The Pyongyang University of Science and Technology (PUST), an American-run private institution, has 10 American passport holders on its campus who are trying to figure out how to teach during the fall term, which starts Monday.

“The U.S. citizens working at PUST are eagerly praying and waiting approval of the State Department to return to PUST,” said Park Chan-mo, the university’s chancellor.

George Vitale, a retired New York City police officer who introduced taekwondo, the South Korean martial art, to North Korea, is waiting to find out if he will be permitted to attend the International Taekwon-do Federation world championships, due to be held in Pyongyang in mid-September. Vitale, who has promoted taekwondo as a form of “ping pong diplomacy,” helped North Koreans participate in a competition in the South in June for the first time in a decade.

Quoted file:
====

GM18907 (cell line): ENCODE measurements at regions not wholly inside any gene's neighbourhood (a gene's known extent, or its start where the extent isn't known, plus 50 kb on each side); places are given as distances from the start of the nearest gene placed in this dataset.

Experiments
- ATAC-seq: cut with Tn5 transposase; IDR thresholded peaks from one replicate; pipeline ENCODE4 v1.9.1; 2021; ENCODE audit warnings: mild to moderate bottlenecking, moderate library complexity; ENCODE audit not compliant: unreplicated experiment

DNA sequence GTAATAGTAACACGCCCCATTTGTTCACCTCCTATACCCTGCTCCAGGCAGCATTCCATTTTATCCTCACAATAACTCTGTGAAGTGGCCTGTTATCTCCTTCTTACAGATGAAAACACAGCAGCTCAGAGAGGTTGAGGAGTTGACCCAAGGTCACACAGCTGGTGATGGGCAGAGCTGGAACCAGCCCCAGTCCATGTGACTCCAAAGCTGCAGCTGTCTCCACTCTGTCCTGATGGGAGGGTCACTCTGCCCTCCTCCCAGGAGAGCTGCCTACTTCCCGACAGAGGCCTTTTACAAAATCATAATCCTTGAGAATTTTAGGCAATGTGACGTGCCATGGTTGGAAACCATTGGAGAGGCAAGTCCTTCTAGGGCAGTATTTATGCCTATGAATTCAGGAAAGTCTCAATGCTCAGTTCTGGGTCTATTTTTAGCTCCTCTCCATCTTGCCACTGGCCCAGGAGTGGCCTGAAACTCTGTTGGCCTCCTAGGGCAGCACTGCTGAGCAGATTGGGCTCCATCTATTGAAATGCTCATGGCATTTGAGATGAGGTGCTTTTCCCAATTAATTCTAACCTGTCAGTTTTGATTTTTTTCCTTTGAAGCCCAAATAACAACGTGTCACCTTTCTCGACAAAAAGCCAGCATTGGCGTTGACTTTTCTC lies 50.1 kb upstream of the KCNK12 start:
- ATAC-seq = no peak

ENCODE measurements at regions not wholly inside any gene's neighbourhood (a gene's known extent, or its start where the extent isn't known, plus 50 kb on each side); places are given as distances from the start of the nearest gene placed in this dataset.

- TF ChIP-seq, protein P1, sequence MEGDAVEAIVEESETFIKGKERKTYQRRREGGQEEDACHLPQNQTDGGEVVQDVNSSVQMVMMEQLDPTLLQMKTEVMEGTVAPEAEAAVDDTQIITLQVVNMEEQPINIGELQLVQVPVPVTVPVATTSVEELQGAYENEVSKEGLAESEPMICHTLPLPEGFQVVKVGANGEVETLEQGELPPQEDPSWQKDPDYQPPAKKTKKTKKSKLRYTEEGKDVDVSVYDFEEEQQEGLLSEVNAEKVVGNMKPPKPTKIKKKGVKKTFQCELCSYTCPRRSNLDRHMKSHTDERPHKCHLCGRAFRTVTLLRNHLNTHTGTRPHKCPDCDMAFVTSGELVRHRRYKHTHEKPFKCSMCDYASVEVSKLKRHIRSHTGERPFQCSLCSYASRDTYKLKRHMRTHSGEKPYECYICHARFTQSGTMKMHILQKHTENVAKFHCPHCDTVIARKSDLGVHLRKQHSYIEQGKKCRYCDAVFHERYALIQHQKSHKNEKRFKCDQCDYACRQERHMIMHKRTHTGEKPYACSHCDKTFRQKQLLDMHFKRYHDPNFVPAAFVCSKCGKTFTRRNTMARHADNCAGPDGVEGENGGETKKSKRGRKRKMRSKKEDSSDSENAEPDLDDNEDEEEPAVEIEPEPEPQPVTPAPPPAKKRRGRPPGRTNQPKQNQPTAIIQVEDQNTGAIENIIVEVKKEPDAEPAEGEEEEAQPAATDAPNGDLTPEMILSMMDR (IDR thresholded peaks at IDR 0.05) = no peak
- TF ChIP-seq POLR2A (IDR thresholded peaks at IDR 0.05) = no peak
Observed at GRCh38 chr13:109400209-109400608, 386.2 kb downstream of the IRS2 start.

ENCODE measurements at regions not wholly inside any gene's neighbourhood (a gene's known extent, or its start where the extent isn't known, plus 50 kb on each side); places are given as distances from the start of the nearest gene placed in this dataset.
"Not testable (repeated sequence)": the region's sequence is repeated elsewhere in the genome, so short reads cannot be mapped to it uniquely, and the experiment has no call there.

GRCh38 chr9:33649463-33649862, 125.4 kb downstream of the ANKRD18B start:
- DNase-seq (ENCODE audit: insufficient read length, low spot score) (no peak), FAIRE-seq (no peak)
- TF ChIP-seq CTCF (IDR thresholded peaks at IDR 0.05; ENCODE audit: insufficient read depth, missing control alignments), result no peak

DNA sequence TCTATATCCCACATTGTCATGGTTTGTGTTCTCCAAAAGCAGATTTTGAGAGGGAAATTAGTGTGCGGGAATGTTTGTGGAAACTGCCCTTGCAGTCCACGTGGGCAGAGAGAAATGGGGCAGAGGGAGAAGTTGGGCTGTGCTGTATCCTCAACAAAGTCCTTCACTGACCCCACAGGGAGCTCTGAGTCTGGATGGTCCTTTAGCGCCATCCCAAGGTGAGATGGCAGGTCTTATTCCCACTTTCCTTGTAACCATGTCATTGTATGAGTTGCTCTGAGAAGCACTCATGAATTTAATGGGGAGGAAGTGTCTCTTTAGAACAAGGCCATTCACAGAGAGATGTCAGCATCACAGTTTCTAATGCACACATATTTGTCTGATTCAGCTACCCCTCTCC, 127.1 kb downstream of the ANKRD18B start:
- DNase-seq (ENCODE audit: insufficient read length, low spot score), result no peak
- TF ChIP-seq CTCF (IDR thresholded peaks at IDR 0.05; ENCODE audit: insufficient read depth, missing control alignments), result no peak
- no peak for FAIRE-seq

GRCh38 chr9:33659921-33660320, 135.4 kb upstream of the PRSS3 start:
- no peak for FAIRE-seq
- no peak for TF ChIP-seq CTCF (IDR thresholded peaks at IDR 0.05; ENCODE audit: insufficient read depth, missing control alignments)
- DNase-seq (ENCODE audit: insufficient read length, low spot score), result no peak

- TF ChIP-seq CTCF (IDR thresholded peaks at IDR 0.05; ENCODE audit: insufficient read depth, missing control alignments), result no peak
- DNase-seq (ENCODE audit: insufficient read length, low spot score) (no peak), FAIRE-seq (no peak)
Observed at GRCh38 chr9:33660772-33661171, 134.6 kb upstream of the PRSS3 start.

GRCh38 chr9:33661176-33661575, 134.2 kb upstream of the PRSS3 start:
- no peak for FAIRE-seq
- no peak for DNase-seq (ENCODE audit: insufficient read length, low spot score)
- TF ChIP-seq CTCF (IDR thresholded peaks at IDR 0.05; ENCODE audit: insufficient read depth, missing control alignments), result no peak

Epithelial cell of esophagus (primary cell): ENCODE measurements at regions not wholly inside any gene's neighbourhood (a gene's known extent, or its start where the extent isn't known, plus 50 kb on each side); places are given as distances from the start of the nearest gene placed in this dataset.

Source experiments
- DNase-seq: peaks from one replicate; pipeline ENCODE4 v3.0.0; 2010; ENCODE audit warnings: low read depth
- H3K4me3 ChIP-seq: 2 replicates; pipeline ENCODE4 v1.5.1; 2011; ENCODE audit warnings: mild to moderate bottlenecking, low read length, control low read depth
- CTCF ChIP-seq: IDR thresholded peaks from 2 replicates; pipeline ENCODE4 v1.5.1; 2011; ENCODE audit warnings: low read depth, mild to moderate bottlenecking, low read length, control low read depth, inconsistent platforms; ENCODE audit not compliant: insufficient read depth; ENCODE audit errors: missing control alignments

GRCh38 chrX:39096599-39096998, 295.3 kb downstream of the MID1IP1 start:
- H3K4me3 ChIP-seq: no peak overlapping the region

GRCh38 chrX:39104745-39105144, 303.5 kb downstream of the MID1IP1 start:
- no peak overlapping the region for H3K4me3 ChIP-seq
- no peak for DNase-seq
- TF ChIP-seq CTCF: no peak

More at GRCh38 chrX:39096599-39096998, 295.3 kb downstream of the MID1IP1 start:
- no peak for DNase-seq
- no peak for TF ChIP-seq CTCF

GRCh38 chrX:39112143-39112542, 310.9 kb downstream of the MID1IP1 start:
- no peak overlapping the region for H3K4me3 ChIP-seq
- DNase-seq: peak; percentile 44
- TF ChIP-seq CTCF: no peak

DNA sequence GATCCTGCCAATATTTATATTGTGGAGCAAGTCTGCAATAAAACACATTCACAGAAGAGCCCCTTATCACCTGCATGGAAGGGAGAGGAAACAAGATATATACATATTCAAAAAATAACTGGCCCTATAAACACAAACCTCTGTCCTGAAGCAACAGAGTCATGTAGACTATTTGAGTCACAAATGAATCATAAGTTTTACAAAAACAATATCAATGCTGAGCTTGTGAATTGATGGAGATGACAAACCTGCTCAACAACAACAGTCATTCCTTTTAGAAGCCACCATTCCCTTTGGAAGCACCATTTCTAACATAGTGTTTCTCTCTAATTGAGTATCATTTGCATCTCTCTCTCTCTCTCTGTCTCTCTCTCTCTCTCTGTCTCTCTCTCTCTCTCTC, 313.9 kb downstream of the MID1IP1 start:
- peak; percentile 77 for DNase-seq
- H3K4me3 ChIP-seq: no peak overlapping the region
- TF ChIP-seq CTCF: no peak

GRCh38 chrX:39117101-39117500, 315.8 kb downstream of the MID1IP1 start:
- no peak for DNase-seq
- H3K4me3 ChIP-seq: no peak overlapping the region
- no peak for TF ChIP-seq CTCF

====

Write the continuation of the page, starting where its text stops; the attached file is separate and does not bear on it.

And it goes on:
The restrictions are being imposed after the death of Otto Warmbier, an American tourist, in June after 17 months in North Korean custody. Two Korean Americans affiliated with PUST, as well as a businessman, are currently being detained in North Korea.

For Hammond and Maryknoll, the new rules could spell the end of an era, at least temporarily.

Maryknoll has had a mission in Korea since 1922. Back then, it was based in Pyongyang, the northern city that was such a center for religious activity that it was dubbed “the Jerusalem of the east.”

But after the civil war between the Koreas broke out in 1950 — during which several Catholic priests were killed by communists in the North — the mission moved its base to the South.

It was shortly afterward, in 1960, that the newly ordained Hammond arrived at the southern port of Busan on his mission. Fifty-seven years later, he’s still here.